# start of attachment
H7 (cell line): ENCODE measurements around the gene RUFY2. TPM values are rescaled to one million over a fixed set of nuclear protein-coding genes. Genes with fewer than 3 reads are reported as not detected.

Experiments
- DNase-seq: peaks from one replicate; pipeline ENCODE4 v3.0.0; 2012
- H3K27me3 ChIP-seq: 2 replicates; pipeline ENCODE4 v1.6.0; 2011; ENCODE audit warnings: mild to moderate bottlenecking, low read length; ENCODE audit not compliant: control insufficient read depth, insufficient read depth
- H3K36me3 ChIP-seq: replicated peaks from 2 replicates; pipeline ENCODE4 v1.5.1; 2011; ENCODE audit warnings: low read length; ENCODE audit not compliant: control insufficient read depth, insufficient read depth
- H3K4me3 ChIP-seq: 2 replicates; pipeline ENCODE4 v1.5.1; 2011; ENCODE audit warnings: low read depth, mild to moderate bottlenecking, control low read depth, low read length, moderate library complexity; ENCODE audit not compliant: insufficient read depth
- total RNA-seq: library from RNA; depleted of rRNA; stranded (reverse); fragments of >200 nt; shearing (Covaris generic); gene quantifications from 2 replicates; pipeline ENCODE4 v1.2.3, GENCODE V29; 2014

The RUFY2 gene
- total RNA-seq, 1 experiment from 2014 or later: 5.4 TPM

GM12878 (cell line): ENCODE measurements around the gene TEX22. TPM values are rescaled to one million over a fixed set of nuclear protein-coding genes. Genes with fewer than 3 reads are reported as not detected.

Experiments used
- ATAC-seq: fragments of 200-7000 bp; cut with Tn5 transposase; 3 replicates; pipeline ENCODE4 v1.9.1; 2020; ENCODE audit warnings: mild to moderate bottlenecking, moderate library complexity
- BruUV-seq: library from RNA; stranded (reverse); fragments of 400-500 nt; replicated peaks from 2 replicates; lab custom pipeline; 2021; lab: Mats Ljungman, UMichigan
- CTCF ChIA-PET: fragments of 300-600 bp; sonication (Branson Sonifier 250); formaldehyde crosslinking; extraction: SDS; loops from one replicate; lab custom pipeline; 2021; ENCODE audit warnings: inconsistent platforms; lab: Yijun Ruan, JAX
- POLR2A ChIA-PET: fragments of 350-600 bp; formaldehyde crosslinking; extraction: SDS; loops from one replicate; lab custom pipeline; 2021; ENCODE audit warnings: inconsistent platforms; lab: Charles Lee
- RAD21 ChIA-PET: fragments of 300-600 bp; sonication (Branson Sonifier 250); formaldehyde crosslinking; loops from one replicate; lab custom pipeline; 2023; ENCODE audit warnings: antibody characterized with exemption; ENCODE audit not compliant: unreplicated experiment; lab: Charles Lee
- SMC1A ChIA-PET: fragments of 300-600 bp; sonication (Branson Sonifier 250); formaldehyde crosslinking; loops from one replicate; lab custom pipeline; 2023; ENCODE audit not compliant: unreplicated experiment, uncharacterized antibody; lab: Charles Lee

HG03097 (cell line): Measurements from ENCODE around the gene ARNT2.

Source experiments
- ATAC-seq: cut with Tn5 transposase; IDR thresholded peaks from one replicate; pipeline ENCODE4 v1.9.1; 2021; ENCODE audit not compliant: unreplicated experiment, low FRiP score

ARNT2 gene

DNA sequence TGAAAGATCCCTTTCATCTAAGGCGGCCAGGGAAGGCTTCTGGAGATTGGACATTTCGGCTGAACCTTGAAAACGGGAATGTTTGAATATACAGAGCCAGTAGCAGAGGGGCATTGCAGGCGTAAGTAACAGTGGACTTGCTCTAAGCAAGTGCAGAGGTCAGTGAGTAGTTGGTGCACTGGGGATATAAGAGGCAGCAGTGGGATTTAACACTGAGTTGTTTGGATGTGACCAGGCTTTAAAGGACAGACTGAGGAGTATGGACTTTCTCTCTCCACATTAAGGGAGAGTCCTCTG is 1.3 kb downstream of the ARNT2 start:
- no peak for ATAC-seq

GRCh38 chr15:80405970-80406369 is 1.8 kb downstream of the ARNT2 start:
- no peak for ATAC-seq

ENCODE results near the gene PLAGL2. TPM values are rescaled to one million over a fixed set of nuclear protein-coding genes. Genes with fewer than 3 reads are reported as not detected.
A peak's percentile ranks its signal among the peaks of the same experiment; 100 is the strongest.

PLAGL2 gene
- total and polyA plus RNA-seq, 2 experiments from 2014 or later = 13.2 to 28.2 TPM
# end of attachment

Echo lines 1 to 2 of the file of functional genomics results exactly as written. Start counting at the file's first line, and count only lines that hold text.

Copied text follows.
H7 (cell line): ENCODE measurements around the gene RUFY2. TPM values are rescaled to one million over a fixed set of nuclear protein-coding genes. Genes with fewer than 3 reads are reported as not detected.

Experiments